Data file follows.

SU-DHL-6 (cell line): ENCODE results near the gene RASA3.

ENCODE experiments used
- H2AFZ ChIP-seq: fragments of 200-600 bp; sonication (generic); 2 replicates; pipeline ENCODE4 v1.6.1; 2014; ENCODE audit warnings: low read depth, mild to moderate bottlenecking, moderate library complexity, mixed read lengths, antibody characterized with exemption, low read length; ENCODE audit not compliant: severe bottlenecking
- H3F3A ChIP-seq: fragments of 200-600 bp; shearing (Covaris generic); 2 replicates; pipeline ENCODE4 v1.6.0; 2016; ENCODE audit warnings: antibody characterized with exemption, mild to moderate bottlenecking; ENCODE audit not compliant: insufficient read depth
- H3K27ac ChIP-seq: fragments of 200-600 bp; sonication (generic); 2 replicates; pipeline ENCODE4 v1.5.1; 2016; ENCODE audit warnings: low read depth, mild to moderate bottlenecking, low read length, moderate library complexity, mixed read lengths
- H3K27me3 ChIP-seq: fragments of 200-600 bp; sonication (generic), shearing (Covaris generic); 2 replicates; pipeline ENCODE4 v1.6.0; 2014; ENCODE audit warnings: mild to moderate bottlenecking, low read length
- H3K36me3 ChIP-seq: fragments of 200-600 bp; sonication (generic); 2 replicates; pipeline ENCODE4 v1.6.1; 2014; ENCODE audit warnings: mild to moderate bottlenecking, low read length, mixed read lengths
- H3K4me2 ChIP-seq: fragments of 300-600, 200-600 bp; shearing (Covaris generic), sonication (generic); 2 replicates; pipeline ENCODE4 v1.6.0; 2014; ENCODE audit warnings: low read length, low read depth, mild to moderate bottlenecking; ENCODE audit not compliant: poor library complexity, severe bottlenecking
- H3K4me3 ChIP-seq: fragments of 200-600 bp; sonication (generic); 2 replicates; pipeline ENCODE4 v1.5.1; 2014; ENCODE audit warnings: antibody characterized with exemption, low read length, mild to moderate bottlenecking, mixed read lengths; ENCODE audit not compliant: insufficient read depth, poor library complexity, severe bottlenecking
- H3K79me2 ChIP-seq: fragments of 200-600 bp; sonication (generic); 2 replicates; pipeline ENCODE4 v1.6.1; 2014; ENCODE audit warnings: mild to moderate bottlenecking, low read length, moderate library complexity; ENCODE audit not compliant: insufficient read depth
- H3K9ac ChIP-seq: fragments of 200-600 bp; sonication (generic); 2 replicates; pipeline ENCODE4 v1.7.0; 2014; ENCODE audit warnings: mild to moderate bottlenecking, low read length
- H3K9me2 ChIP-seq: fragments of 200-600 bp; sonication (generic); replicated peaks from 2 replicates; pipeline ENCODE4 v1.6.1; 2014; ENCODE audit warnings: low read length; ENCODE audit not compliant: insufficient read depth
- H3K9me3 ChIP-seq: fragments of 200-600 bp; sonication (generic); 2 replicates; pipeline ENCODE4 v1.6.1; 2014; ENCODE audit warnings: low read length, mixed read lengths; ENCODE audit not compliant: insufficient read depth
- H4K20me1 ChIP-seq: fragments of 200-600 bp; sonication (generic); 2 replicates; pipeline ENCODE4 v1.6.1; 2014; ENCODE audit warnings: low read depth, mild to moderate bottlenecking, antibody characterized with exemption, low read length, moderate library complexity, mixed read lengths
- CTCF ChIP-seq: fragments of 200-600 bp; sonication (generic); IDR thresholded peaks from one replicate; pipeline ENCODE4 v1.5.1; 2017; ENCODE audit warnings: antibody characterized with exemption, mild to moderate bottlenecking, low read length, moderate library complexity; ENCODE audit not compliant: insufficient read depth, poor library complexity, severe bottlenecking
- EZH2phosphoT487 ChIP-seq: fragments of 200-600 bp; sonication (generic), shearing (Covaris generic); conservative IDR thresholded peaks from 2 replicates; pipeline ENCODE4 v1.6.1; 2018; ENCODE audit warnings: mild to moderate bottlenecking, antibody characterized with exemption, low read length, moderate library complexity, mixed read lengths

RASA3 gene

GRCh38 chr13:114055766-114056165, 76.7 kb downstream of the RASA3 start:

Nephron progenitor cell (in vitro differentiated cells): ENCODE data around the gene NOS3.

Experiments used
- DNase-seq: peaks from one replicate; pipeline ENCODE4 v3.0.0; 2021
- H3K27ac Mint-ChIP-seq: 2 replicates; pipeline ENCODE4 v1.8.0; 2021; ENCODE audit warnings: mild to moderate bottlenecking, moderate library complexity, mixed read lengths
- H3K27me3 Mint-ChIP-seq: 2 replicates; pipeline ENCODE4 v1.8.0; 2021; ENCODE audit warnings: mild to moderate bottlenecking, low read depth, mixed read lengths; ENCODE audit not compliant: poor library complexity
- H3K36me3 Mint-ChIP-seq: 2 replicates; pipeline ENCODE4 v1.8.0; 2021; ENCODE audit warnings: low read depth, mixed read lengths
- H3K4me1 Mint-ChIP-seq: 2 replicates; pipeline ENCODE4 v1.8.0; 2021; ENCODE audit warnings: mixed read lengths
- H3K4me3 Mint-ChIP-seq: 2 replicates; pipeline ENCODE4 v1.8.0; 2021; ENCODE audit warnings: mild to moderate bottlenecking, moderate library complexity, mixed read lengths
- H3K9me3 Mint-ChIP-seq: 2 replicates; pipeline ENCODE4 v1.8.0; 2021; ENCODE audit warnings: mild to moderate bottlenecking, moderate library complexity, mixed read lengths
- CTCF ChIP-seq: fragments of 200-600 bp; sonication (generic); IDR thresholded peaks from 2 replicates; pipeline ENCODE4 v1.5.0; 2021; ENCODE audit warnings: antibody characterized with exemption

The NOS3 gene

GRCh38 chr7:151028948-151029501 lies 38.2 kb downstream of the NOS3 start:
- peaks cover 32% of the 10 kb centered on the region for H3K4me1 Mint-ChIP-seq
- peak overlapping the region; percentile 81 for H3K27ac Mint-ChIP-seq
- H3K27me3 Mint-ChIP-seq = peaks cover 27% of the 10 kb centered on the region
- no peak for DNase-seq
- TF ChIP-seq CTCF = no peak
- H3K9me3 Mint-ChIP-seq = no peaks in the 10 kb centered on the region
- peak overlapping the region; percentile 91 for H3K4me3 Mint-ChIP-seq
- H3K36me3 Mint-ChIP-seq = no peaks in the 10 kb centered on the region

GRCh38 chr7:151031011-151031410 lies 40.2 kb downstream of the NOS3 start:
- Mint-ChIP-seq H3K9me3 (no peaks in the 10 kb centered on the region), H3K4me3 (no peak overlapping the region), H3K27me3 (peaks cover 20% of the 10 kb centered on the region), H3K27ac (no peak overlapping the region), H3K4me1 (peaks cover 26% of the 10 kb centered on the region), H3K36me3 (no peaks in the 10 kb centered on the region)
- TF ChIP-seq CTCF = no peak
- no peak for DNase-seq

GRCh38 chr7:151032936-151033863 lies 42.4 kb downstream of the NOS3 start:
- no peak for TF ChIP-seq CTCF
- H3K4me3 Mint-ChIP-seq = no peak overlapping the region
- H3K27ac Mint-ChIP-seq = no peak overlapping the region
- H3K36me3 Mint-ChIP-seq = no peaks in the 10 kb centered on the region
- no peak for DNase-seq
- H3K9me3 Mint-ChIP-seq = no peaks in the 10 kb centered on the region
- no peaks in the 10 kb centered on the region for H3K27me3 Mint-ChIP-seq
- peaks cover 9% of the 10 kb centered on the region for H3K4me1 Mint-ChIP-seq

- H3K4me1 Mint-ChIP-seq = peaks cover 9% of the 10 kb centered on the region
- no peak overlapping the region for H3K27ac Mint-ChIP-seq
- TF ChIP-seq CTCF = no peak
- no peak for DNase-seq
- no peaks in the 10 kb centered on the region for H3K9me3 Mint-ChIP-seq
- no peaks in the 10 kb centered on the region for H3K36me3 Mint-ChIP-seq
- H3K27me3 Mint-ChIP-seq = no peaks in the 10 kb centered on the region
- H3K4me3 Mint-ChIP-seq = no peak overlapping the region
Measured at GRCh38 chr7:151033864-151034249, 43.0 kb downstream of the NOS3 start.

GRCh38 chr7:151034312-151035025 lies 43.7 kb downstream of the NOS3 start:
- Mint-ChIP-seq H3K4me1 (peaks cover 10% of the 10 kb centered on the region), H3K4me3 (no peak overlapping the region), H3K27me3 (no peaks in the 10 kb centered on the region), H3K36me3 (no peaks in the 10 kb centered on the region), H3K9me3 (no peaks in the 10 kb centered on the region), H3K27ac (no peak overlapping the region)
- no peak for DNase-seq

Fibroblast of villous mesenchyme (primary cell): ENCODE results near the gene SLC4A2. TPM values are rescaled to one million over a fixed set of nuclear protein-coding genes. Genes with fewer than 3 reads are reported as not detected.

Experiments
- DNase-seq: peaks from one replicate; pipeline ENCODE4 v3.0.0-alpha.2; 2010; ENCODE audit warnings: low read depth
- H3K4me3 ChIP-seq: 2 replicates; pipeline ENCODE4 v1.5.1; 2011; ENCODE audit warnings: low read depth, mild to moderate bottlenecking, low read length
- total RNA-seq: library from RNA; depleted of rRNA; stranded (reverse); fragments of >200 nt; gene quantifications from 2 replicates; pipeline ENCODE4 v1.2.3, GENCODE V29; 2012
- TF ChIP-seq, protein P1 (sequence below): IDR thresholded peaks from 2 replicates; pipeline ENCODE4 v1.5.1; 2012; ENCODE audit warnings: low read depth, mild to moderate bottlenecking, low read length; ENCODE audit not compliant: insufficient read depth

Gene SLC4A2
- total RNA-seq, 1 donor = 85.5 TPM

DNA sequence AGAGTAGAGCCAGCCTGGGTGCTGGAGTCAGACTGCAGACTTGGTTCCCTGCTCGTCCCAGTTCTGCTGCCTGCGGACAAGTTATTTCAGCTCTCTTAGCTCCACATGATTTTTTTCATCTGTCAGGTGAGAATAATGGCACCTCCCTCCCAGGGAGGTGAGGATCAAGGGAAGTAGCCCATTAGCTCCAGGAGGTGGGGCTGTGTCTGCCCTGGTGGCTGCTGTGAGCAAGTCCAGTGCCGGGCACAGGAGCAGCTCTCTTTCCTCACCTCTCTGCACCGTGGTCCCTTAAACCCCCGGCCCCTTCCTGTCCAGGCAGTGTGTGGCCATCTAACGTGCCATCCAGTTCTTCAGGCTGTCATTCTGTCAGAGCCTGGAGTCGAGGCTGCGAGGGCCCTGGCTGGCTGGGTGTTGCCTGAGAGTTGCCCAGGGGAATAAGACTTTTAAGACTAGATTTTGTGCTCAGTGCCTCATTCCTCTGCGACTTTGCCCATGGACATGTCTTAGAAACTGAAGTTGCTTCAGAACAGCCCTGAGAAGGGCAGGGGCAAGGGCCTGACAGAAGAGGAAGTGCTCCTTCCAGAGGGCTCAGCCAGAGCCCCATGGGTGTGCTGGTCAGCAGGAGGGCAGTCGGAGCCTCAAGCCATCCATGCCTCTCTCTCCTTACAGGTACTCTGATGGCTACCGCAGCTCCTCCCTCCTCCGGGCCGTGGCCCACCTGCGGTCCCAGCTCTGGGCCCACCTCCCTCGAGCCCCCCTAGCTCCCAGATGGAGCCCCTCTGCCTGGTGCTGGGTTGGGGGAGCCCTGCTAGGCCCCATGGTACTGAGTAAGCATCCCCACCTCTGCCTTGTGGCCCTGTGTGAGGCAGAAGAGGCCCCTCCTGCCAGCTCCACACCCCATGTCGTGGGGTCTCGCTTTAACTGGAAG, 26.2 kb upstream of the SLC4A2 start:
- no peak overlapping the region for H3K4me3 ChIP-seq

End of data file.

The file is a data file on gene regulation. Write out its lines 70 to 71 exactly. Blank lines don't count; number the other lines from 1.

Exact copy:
Gene SLC4A2
- total RNA-seq, 1 donor = 85.5 TPM